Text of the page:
Traveling on the Writer’s Journey

Photo by: Ed Coyle Photography on Flickr

This month with the ChristianWriters.com blog chain, the topic is “The Journey.” It could be any type of journey, but I thought I’d share a bit of my writer’s journey.

I remember writing stories as early as around 2nd Grade. My favorite TV show at the time was Disney’s Rescue Rangers. I was fascinated by the main characters: two chipmunks and two mice, especially the female mouse, Gadget. I even named a hamster after her. *grin*

My stories weren’t sophisticated by any means. Although, looking back, I have found that some of my obsessions were clear even at that early age. (I have a hard time writing a novel-length story without a female side character being pregnant. Go figure that one out.) I was also already obsessed with right and wrong, even though my introduction to the mystery genre wouldn’t happen until I was ten.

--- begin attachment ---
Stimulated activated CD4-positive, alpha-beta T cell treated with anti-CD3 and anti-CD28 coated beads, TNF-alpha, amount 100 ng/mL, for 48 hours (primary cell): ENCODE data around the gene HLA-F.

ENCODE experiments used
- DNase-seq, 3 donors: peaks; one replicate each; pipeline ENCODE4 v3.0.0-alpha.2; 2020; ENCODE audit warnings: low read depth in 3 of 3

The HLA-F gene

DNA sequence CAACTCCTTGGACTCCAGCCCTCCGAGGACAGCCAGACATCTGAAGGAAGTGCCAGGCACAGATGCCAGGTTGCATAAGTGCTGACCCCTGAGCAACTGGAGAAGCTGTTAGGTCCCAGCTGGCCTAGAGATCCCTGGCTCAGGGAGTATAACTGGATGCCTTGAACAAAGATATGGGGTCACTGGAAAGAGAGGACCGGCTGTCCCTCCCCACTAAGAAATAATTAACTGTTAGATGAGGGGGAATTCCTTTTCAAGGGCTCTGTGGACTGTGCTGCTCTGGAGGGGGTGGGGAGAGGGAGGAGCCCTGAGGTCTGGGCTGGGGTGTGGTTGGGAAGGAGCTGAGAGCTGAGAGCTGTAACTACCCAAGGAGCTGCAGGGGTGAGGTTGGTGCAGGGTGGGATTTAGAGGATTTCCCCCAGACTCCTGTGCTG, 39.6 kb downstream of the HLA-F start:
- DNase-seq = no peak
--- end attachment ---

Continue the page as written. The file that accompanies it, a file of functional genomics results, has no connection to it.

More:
Enter: Nancy Drew and her cohorts, the Hardy Boys.

Sidenote: I still have a crush on Ned Nickerson and Frank Hardy.  Though, admittedly, I think I’ve got it worse for Tony Stark these days… Don’t tell TMOTH. 😉


After reading almost every book in the multiple series I could get my hands on, I decided to try my hand at writing again–mostly because it was pretty much the only thing I would read and the publisher wasn’t putting them out fast enough.